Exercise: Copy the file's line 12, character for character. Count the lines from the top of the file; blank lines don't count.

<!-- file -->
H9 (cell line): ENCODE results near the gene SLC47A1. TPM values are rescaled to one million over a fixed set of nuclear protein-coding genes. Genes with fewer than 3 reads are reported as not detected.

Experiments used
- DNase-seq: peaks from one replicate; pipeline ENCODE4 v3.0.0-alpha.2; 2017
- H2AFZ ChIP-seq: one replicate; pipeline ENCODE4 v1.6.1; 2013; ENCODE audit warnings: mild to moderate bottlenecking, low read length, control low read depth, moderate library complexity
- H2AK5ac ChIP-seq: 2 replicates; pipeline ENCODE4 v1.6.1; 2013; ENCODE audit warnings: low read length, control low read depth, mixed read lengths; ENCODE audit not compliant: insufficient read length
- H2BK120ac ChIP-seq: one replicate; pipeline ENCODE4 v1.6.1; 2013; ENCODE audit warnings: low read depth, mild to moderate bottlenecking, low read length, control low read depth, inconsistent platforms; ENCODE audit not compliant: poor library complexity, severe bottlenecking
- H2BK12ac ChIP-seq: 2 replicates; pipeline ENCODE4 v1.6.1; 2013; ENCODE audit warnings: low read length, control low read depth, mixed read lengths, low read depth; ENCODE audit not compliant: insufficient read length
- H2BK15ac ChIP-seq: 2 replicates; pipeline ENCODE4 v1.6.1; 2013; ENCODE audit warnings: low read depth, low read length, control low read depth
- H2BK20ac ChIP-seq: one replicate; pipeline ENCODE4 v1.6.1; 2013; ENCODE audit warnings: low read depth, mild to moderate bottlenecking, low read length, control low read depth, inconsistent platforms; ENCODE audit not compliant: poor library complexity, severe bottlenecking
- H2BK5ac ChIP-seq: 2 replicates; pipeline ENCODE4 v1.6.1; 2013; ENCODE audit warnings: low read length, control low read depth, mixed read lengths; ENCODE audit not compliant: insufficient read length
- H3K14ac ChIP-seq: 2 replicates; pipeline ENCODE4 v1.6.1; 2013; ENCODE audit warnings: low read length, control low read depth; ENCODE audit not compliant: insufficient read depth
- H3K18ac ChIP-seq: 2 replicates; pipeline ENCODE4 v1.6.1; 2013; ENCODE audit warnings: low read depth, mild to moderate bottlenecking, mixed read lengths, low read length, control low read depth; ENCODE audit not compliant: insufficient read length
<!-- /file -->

- H3K18ac ChIP-seq: 2 replicates; pipeline ENCODE4 v1.6.1; 2013; ENCODE audit warnings: low read depth, mild to moderate bottlenecking, mixed read lengths, low read length, control low read depth; ENCODE audit not compliant: insufficient read length